Basia Bulat Digs Deeper With The Garden
Bulat on time and perspective, the creative and emotional process of working with string arrangements and what certain lyrics mean to her now.
by : Yasmine Shemesh- Feb 21st, 2022
Basia Bulat’s voice is different. You hear it right away on “The Garden,” the opening title track for her forthcoming album which breathes new life into songs across her entire body of work to string quartet arrangements. Her distinct power is still there, the same that carries the raw emotion of the original 2016 version that appears on the Polaris Prize-shortlisted Good Advice, but her delivery is lighter—carefree, almost. She seems to float in the air, whirling around violin and cello that sound like they’re blooming.
Bulat’s voice is different on all 16 tracks on The Garden. She’s different. Recorded in Montreal where she lives, the album is an exercise in self-reflection, an exploration of the realization that the songs Bulat wrote over the past 15 years have changed meaning, changed shape, grown new shoots for her now. Strings help illuminate this journey, lighting the way through a vast and rich sonic landscape. These arrangements have always had a presence in Bulat’s work—a prolific multi-instrumentalist, she’s known for playing autoharp on her records—and she performs live with quartets and orchestras, but they’ve never taken centre stage before. For The Garden, produced by herself and Mark Lawson (Arcade Fire), Bulat handpicked collaborators and friends Owen Pallett, Paul Frith and Zou Zou Robidoux to arrange the compositions. She trusts their instincts completely, Bulat says, speaking from her home, “and it was very freeing to say, okay, whichever one you want to transcribe almost identically or play with and turn upside down, let’s go for it. I feel like that’s the fun part of reinterpretation. I know it’s still going to sound like me and I know that I’m going to be able to bring myself through whatever ends up happening.”
There’s Pallett’s “I Was a Daughter,” on which Bulat plays the celesta, that moves from darkness into sweet light filtered through a new lens now that Bulat is a mother too. Robidoux’s “Are You in Love?” that takes the soft rock of the 2020 original by the hand and leads it towards the innocence of a 1950’s prom. Firth’s “Infamous,” featuring backing vocals from The Weather Station, that softens the sharp edge of a breakup with an aching openness. And then, of course, there’s Pallett’s “The Garden.” “On the original recording, it was almost like paradise lost,” Bulat says. “For this new recording, it becomes paradise found.”
The Garden is out February 25, 2022. Ahead of the release, Bulat spoke with us about time and perspective, the creative and emotional process of working with string arrangements, and what certain lyrics mean to her now.
How did the project start? Was there a distinct moment when you realized a lot of the songs you’d written had shifted meaning for you?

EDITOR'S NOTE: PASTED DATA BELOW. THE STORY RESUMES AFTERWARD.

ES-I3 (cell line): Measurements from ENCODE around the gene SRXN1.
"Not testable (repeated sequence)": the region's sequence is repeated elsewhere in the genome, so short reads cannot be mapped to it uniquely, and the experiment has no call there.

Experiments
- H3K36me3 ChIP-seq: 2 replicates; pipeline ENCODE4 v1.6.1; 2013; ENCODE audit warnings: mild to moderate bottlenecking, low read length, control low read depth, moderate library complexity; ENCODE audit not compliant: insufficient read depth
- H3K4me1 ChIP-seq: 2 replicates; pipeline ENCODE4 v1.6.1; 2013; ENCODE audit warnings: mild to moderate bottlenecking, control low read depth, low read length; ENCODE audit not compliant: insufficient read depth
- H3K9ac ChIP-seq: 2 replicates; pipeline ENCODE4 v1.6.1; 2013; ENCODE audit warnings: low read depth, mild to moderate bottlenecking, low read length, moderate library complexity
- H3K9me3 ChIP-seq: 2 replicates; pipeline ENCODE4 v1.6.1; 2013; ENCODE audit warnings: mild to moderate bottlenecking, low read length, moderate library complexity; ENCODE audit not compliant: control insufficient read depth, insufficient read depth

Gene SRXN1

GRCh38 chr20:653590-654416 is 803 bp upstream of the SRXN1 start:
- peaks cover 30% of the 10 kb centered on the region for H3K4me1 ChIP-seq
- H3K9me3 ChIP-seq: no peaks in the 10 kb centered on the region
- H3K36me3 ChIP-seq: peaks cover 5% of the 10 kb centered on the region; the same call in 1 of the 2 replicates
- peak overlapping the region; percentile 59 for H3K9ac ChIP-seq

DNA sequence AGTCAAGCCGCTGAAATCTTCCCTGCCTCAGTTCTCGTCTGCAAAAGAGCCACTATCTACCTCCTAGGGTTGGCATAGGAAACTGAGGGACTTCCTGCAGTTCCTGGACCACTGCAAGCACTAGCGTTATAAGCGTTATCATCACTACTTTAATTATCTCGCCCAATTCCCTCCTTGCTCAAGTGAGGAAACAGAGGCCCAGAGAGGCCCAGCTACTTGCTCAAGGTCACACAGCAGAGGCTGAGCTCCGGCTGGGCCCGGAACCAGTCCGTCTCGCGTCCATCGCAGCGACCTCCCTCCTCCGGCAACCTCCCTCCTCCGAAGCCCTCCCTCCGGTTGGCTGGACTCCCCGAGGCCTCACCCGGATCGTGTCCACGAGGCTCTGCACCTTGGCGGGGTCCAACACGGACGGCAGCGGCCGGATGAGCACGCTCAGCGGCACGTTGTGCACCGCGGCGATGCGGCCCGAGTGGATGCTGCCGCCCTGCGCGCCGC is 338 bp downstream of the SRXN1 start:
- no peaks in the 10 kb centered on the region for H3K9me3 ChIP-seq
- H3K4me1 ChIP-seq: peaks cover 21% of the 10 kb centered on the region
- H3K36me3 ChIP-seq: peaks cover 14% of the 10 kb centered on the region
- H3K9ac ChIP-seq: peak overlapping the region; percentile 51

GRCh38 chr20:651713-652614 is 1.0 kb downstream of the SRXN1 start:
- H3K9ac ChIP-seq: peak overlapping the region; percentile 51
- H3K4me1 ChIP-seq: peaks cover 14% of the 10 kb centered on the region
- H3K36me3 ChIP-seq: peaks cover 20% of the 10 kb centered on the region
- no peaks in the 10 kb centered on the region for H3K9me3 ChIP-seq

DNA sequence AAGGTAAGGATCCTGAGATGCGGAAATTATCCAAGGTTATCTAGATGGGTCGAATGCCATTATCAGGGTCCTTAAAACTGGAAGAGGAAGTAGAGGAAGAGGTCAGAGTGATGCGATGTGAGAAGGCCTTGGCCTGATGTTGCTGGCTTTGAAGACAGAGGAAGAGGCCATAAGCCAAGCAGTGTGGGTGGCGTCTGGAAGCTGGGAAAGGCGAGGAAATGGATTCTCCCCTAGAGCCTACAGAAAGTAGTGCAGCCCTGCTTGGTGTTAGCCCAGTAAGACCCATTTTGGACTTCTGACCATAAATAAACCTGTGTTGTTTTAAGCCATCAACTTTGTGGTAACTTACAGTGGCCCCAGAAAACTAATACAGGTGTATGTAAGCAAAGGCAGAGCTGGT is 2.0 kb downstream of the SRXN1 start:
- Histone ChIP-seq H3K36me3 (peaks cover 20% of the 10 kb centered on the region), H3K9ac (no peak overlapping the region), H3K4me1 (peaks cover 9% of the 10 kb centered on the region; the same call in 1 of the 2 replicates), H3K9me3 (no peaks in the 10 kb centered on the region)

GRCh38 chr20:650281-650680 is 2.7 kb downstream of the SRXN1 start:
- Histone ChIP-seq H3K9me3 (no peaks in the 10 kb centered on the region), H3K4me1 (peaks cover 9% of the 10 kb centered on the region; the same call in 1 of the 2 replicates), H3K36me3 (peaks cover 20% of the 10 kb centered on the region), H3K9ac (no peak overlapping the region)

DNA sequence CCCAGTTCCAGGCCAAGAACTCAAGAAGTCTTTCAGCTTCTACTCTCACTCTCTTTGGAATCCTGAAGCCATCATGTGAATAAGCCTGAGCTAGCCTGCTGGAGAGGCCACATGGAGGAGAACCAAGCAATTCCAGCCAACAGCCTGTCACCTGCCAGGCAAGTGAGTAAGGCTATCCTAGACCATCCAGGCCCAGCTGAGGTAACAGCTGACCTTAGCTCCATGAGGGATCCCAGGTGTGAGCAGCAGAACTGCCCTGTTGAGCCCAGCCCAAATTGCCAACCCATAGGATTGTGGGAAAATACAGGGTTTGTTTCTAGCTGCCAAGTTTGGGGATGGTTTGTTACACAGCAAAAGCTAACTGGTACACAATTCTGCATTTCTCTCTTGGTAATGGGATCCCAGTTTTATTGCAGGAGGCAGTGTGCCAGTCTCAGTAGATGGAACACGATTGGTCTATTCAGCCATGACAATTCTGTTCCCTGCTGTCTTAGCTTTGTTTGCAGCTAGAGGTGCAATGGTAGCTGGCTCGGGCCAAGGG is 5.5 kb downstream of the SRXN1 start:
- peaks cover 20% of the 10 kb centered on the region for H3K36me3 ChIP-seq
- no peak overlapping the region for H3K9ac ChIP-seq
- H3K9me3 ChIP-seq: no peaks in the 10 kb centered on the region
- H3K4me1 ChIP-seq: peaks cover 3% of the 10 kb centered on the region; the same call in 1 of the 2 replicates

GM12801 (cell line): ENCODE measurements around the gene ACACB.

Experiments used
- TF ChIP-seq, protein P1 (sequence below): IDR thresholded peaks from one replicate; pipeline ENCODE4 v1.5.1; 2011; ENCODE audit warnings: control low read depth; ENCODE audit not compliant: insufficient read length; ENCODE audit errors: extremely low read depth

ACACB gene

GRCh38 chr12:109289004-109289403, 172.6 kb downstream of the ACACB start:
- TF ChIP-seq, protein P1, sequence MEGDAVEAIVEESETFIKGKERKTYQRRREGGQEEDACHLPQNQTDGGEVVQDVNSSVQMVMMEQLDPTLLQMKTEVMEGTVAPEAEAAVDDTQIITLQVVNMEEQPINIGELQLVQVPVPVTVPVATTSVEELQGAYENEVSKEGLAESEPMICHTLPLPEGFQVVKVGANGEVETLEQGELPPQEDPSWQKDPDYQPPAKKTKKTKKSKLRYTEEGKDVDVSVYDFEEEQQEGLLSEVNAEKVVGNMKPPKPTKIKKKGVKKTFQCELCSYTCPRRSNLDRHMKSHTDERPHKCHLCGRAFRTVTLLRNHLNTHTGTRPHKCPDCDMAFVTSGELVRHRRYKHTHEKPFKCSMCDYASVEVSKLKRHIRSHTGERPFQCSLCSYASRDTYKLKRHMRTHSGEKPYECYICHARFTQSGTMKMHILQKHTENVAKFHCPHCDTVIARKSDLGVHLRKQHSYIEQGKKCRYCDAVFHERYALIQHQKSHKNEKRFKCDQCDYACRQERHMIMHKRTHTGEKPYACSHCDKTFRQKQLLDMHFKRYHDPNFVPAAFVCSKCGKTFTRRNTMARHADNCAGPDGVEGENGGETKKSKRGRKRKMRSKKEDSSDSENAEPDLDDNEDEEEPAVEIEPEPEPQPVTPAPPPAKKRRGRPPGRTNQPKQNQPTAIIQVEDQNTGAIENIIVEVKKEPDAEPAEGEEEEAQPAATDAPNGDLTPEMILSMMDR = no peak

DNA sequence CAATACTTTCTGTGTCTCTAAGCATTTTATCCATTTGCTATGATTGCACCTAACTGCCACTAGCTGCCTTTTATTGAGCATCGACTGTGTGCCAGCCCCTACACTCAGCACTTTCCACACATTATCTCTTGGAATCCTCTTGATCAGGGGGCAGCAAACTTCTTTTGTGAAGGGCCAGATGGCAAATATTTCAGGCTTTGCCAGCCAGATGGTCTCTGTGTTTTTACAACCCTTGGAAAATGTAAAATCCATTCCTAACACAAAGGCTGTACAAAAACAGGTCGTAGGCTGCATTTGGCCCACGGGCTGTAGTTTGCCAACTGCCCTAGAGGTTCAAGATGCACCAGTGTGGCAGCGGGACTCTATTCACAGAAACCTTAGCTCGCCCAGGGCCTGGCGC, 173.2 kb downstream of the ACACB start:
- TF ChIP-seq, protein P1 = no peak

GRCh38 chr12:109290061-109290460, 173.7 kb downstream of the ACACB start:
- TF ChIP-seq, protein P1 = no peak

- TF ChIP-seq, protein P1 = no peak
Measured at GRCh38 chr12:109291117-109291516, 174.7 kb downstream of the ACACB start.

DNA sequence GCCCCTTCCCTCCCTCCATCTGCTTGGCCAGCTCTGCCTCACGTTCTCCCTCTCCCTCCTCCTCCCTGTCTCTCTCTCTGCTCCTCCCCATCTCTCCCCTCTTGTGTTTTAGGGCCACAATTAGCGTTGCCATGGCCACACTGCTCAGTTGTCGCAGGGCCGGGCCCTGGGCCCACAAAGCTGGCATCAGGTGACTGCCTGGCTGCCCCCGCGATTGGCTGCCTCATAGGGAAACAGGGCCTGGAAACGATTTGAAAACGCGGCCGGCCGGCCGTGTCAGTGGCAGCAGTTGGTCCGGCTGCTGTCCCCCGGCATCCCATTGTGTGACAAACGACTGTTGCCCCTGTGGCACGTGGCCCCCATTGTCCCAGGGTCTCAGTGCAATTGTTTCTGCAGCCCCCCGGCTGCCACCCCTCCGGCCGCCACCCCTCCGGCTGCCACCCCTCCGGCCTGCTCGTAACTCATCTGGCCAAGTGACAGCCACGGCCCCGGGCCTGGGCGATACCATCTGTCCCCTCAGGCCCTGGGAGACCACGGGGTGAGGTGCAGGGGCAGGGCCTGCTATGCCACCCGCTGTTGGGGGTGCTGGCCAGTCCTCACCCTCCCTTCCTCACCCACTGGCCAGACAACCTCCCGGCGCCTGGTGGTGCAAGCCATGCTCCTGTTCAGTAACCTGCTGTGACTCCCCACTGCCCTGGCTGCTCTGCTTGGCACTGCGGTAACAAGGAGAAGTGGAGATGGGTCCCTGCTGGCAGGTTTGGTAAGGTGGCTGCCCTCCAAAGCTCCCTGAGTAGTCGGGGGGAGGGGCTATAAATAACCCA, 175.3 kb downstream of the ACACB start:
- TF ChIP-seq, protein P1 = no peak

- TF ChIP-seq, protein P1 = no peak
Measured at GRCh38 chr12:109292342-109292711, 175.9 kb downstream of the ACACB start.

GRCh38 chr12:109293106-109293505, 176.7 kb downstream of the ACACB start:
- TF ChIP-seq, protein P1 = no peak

I was promoting a record that came out in March 2020 called Are You in Love? and I was touring with a string quartet, so I had some arrangements of songs from previous performances I had done with philharmonic orchestras reduced for a quartet. And we were having so much fun with it until, like, the whole world stopped. Then when I found out I was pregnant, time still had no meaning and everything was changing and I just thought now would be a fun time to go through some of those songs that do feel really different, that we have some arrangements for, and just see what happens. I thought maybe we’d only end up liking a few of them. I was very, very happy, super pleased that all of them turned out really well.
It makes me think about Joni Mitchell with “Both Sides, Now,” how she wrote it in her early twenties and then recorded it again at 56 when she could really reflect on life from both sides.
Yeah, I mean, that song, ugh. And the later version I adore. I actually think I might prefer it. It’s a really cool impulse that you don’t know until you get there. And then I realized, actually, this is a very natural and interesting creative impulse. Yeah, Joni I love. In poetry, there’s some famous instances: Walt Whitman’s Leaves of Grass. There’s a lot of country songwriters that I love, like Dolly [Parton] or Willie Nelson, that release multiple versions of songs again in different ways. And I think that’s one of the gifts of being a musician, and maybe that’s why I love having “The Garden” become the title track—it was one of those songs that changed meaning for me, realizing what I do is a lot like gardening. We tend to see these cycles of rebirth and these new variations of these plants that come back every year in a different form. Some years they’ll be really strong—you know, when people say, oh, the roses were really good this year. You never know how they’re going to turn out. You have a bit of your own impact as a gardener, nurturing everything, but you also have to let go of control.
That’s something I wanted to talk to you about as well, actually—gardens as a metaphor for the seasons of life, how you have to be patient and sort of surrender to the ever-changing nature of it all.